Toilet paper truck blaze sends Australians into a tissue tizzy

Customers purchase tissue papers in a supermarket in Hong Kong on Feb 8. (AP pic)

SYDNEY: A delivery truck carrying toilet paper has burst into flames in the Australian city of Brisbane, ratcheting up a sense of panic about the availability of the product generated by the coronavirus outbreak.

Shoppers have swept the shelves clean of toilet paper all week and supermarket chains Woolworths and Coles have had to limit the amount people can buy.

The government has urged people not to stockpile it and Prime Minister Scott Morrison has even tried to calm consumers worries about the tissue, as Australia’s tally of coronavirus infections has climbed to 53.

It has had two deaths.

The truck caught fire after its engine exploded in the suburbs of Australia’s third-largest city late on Wednesday, police and firefighting services said.

The driver escaped without injury and the cargo, including toilet paper, was also largely unaffected.

The fire, nevertheless, grabbed headlines and added to growing worry about the availability of toilet paper, which Australia’s chief medical officer, Brendan Murphy, tried again to ease on Thursday.

“There is no reason to denude the shelves of lavatory paper in the supermarkets,” Murphy told a news conference in Canberra.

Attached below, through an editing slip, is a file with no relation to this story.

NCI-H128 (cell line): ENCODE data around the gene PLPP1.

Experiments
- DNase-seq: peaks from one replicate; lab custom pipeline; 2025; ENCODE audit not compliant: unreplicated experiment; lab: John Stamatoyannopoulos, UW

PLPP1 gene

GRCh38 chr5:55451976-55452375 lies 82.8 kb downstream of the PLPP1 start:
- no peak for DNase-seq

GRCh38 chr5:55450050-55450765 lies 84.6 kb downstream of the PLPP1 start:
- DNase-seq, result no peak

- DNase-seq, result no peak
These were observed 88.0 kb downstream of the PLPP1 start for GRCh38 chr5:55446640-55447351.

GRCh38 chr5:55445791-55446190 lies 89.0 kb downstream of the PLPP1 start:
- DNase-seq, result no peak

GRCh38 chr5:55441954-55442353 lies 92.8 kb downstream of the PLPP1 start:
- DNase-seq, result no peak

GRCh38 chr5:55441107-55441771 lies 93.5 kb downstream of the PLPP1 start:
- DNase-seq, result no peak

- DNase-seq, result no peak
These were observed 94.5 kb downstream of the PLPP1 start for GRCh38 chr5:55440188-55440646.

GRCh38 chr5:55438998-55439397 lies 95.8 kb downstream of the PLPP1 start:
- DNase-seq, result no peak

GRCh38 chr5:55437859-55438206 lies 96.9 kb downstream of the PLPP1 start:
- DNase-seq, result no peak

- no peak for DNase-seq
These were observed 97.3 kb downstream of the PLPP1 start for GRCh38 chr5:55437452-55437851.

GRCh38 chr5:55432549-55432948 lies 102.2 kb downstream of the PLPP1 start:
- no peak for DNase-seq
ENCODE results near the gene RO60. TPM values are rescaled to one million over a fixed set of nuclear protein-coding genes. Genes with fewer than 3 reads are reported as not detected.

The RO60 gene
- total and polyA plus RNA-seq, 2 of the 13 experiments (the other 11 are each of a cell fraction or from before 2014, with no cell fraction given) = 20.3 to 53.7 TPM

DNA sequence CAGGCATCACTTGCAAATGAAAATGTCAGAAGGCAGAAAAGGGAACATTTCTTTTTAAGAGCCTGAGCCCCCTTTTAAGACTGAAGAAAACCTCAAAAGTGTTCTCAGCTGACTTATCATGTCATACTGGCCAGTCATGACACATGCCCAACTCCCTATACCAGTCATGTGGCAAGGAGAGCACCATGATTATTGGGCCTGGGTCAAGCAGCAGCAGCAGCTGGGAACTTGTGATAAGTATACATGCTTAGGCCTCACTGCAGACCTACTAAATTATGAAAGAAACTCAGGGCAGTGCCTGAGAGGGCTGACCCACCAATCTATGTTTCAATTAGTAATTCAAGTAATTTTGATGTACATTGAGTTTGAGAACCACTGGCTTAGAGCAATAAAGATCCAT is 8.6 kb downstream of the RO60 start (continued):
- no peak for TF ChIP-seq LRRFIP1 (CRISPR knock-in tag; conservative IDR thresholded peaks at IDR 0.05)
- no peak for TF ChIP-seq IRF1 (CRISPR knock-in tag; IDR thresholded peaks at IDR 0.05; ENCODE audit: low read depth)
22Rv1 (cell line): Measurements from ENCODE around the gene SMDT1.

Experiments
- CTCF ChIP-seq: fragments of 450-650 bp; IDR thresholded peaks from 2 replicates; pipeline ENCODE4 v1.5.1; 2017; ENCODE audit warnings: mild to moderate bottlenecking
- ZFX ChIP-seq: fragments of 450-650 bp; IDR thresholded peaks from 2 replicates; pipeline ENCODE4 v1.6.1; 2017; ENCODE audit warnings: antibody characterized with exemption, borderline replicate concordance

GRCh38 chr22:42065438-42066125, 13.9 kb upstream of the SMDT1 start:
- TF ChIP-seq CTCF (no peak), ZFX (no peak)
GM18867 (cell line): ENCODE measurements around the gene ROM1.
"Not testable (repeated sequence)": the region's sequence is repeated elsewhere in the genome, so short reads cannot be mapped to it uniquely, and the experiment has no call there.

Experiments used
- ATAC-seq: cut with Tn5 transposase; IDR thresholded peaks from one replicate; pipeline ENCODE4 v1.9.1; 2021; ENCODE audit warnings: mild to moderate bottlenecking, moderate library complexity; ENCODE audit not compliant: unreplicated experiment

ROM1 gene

Some media have taken the opportunity to poke fun at the toilet paper panic.

The NT News, a newspaper known for its tongue-in-cheek antics, published eight blank pages in the middle of its Thursday edition saying it was giving readers what they needed.

Toilet-paper-themed hashtags like #ToiletPaperEmergency and #ToiletPaperApocalypse have been popping up on Twitter all week.

Jana Bowden, an associate professor of marketing at Macquarie University, said government calls for people not to panic-buy toilet paper might actually spur more hoarding.

“When you place restriction notices in front of consumers, and they read for the first time in their entire lives that something like toilet paper, which they’ve always assumed to be a basic necessity, (is restricted), you think ‘that’s something I can’t live without, I must not live without, therefore I just stockpile’,” Bowden said.